WASHINGTON – Her first graphic novel, Cairo (Vertigo, 2007) has been listed as a top graphic novel for teens by the American Library Association and the School Library Journal.
Her comic series Air was also nominated for the Eisner Award, and her first novel, Alif the Unseen, won the 2013 World Fantasy Award.
However, the 35-year-old American comics writer, prose author, essayist, and journalist Gwendolyn Willow Wilson is more widely known for Ms. Marvel series, the first to feature a Muslim American superhero as the title character regularly reaches the top of the bestseller lists.
Wilson who has atheist patents also wrote books for young adults and a memoir about her conversion to Islam.
At the beginning of her career, she thought of breaking into the comic book world might take a miracle. At the time, Dutch cartoons insulting the Prophet Mohammed (PBUH) had sparked protests across the 66 countries of the Islamic World.
When Wilson guest-wrote two issues of “Superman,” however, right-wingers were apoplectic, she says, accusing her of using the superhero to spread Shari’ah. Wilson appears to have had the last laugh.
In the early 2000s, Wilson attended Boston University to pursue a degree in history where she started to study a number of religions, including Buddhism, Judaism, Christianity, and Islam.
She first considered converting to Judaism because she admired the idea of “the indivisible God who is one and whole,” but she disliked the xenophobic texts of it.
After studying Judaism, she focused on Islam, which appealed to her because “to become a Muslim is sort of a deal between you and God.”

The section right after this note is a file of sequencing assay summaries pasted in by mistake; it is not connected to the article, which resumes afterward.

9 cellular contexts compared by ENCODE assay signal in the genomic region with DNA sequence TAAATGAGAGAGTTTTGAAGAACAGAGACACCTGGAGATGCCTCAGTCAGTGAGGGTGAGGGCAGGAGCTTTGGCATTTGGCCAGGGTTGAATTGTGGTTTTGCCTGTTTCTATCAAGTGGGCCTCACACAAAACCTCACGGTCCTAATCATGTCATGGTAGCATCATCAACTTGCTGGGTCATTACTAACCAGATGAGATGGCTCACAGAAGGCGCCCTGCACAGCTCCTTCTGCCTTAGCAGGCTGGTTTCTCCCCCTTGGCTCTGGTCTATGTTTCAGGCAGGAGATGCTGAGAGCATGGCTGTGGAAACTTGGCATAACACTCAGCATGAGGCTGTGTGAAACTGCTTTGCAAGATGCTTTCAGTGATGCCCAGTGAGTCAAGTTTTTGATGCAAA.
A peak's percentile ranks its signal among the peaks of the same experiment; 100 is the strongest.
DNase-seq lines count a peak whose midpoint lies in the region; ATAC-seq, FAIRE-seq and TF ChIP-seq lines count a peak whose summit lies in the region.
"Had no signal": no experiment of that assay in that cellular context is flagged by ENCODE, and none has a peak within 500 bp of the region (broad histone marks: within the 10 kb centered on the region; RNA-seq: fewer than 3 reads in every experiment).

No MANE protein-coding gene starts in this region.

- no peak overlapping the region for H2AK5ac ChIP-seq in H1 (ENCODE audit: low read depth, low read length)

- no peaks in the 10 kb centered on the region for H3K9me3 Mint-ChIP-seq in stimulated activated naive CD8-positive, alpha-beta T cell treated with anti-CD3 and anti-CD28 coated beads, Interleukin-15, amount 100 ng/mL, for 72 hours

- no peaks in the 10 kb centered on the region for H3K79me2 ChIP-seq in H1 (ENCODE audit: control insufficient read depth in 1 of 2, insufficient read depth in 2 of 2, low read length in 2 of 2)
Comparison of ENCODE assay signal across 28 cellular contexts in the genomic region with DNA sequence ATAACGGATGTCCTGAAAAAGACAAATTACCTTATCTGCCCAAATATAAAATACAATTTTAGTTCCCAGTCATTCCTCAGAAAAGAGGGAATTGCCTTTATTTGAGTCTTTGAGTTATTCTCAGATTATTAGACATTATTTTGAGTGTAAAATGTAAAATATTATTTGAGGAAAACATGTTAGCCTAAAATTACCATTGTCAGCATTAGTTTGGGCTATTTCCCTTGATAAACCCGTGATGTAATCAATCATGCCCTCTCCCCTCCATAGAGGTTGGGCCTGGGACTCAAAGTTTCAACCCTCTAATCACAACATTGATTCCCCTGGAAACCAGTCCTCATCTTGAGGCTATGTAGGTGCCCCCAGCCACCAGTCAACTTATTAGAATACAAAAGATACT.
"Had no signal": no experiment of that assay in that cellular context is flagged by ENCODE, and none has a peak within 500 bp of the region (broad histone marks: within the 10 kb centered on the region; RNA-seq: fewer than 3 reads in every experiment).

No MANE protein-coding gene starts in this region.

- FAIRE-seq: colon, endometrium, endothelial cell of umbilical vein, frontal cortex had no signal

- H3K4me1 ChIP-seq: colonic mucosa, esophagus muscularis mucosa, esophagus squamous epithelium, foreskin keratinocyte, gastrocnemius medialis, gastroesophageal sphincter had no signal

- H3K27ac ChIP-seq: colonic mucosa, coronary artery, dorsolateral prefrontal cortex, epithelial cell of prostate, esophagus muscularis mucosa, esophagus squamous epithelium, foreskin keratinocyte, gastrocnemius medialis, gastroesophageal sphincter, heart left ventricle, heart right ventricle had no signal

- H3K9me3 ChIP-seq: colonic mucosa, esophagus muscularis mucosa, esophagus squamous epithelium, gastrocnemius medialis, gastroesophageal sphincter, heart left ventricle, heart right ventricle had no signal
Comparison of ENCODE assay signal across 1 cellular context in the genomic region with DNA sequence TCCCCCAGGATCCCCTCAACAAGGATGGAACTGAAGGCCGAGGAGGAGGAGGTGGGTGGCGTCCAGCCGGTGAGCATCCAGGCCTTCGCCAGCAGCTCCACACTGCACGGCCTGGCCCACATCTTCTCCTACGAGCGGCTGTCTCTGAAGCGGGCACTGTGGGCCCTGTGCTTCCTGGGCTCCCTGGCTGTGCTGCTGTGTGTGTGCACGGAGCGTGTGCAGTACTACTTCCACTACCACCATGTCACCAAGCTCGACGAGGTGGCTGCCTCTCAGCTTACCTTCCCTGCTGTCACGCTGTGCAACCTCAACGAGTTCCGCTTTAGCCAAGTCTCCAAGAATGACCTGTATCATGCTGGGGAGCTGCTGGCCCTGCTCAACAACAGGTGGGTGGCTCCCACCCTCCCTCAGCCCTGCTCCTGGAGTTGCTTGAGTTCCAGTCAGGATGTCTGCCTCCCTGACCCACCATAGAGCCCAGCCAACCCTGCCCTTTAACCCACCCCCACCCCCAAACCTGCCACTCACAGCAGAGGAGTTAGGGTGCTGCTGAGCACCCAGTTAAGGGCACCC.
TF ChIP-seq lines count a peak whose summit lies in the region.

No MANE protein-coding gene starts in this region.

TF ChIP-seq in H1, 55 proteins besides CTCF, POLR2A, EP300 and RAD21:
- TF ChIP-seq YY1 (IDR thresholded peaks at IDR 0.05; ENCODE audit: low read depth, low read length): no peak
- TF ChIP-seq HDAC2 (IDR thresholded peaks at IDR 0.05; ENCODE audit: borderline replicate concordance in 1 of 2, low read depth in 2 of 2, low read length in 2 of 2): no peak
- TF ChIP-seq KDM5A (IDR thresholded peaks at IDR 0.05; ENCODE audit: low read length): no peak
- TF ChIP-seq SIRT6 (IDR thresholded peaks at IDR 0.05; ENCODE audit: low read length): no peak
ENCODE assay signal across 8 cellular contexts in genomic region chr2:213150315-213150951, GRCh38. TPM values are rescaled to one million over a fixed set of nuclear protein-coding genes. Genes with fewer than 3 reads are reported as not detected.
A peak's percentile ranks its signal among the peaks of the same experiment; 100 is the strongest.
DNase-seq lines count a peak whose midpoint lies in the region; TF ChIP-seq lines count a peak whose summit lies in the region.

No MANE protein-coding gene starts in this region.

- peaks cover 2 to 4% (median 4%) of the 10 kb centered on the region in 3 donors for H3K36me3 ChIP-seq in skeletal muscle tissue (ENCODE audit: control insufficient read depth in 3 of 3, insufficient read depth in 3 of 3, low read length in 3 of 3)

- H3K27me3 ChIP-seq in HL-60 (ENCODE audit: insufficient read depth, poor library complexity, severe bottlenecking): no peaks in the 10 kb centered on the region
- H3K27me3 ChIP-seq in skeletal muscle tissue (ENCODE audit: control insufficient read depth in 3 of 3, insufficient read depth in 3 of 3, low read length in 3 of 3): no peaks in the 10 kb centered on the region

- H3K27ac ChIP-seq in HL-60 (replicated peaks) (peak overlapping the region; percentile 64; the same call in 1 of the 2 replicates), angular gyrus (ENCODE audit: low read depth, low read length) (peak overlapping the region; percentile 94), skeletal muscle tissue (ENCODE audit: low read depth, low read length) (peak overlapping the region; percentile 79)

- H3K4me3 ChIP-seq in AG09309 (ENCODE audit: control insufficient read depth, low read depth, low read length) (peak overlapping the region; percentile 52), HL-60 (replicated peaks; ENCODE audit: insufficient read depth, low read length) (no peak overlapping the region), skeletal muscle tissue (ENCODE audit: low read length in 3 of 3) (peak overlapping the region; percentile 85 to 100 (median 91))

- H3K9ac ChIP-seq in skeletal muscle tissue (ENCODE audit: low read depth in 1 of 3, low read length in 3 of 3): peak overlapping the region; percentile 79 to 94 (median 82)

Shortly before her graduation in 2003, Wilson agreed to teach English in Cairo, Egypt. In this major Islamic North African nation, Wilson converted to Islam.
Before she started her book series, Wilson had already had a few forays into the comic book industry, having worked on titles such as Superman and Vixen previously.
She received an email for an interview with David Gabriel, a senior vice-president at Marvel Entertainment. She was offered to co-create a new version of Ms. Marvel named Kamala Khan alongside Sana Amanat, a director, and editor at Marvel Entertainment.
Both artists wished to create a teenage Muslim American girl. While creating Kamala as a character the duo expected negativity, not just from people who were anti-Muslim, but also from Muslims who believed Kamala should be portrayed in hijab.
The Muslim American writer received several awards like the Middle East Book Award for Youth Literature in 2012, the Pacific Northwest Booksellers Association Award in 2013, the World Fantasy Award in 2013, the Broken Frontier Awards in 2014, the Hugo Awards in 2015, and Dwayne McDuffie Award for Diversity in 2016.